MEMORIES OF A BALLPLAYER

Bill Werber and Baseball in the 1930's

Bill Werber and C. Paul Rogers III

Pages 182-184

LONNY FREY

He was eighty-eight when I talked to him on the phone recently, has

two new knees, and no longer bounces around on the balls of his feet as he

did when he was a charter member of the Jungle Club. He has had

quadruple bypass surgery, but his voice is strong and he laughs easily. Says

he rides his bicycle daily for exercise, which he can do in Hayden, Idaho,

without concern for traffic, and every evening at 7:30 he attends church. I

tell him, "That's not going to get you into heaven."

He chuckles and says, "Probably not, but I'll give it a chance:

His oldest son Tom is an attorney in Hayden, and Lonny is surrounded

by children, grandchildren, and great-grandchildren. His beloved wife

Mary passed away some years ago, as did his first born, Jerry. Time has

helped to ease the pain of these losses, and Mike, his youngest, lives nearby.

Lonny seems at peace with the world.

Back up fifty-nine years and this same Lonny Frey is one of the principal

reasons the Cincinnati Reds ended a twenty-year drought and won the

1939 pennant. He hit .291 and scored 95 runs in '39, followed by a .266

average for our World Championship team in 1940, while playing a mean

second base. More than his statistics, however, were the intangible qualities

Lonny brought to the team. Every club has players of outstanding talent

and bad habits, but the team seldom wins without players of substance

and character who come through when the chips are down. Lonny was one

of those.

When I was sold to the Reds by Connie Mack in the late spring of 1939,

I naturally began to assess my new teammates. You naturally form opinions

from a ballplayer's performance on the field, but also from the way he

dresses, the way he talks, and what he talks about. A newcomer observes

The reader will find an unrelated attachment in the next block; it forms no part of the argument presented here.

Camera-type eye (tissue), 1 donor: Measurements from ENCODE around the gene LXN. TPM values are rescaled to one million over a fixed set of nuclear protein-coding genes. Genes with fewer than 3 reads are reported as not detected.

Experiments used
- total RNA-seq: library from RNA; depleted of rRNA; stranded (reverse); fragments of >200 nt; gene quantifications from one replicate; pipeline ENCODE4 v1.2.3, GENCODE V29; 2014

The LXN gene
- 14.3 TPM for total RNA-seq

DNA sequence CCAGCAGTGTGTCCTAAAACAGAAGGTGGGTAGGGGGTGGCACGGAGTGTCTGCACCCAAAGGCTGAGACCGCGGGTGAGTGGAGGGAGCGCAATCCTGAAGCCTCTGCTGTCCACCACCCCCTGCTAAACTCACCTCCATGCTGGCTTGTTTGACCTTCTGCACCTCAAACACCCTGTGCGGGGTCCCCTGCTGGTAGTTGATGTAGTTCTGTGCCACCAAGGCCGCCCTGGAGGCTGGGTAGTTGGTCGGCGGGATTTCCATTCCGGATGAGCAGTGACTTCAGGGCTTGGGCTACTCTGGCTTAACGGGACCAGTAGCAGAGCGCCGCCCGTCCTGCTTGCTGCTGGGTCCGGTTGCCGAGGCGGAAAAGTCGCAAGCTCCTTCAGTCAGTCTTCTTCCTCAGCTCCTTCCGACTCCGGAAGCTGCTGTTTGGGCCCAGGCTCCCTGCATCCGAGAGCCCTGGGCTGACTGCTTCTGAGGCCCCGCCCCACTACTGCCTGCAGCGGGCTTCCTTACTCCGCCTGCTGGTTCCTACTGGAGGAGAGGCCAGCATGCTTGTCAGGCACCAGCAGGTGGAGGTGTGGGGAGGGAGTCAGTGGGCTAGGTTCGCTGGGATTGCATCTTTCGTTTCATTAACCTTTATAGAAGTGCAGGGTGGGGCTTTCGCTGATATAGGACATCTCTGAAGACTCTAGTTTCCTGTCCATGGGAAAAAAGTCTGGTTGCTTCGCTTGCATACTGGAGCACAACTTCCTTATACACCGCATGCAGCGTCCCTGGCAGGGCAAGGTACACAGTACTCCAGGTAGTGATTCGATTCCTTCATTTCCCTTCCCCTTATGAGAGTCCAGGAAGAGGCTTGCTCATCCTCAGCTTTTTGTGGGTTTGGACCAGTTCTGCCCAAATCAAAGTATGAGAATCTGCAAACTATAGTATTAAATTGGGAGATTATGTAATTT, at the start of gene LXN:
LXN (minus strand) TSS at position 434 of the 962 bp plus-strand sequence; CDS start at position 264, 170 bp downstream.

these things and tends to gravitate toward the teammates with whom he

feels most comfortable. A veteran like me tends to move slowly before

settling into friendships, but Lonny Frey became my friend-after Dusty

Cooke the best friend I had in thirteen years of professional baseball.

Lonny was a veteran like me. He had come to the big leagues with

Brooklyn in 1933 and played shortstop for the Dodgers for five years. After

he spent 1937 with the Cubs, the Reds purchased him to plug a hole at

second base, which he did with considerable skill and alacrity for seven years.

By the time Lonny hung up his cleats in 1948 after late career stints with

the Cubs, Giants, and Yankees, he had appeared in three All Star Games

and three World Series.

Lonny and I shared many of the same habits and attitudes. He did not

smoke or drink and was devoted to his wife Mary and his children, Jerry,

Tom and Mike. He liked a movie after a ballgame and was a good sleeper.

He was devoutly religious and a regular attendee at Catholic services on

Sunday morning. I'm not Catholic, but I sometimes attended with him.

Lonny could not explain to me the constant rising and sitting and rising at

Mass or the Latin of the priests, but it did not matter. We both could have

been doing worse. When we were playing at the Polo Grounds or Ebbets

Field, Lonny loved to go to St. Patricks Cathedral, burn a candle, put

money in the poor box, and say a prayer. I went with him and made small

contributions as well. If the next day I got the hits and he went for the col-

lar, I'd tell him that Catholicism worked better for me than it did for him.

Lonny brought those intangible qualities of good humor and depend-

ability to the ballpark every day. He had the stability and self-confidence

gained from a secure family and spiritual life. He also had good physical

assets as well. He was one of the fastest men on the Reds (he led the league

with 22 stolen bases in 1940), and he used his speed to advantage both on

offense and defense. Through it all "the Leopard" covered a great expanse

of territory around second base and excelled at making the double play. He

was steady. You could count on his doing the right thing at the right time

during a game. I suspect that is still true.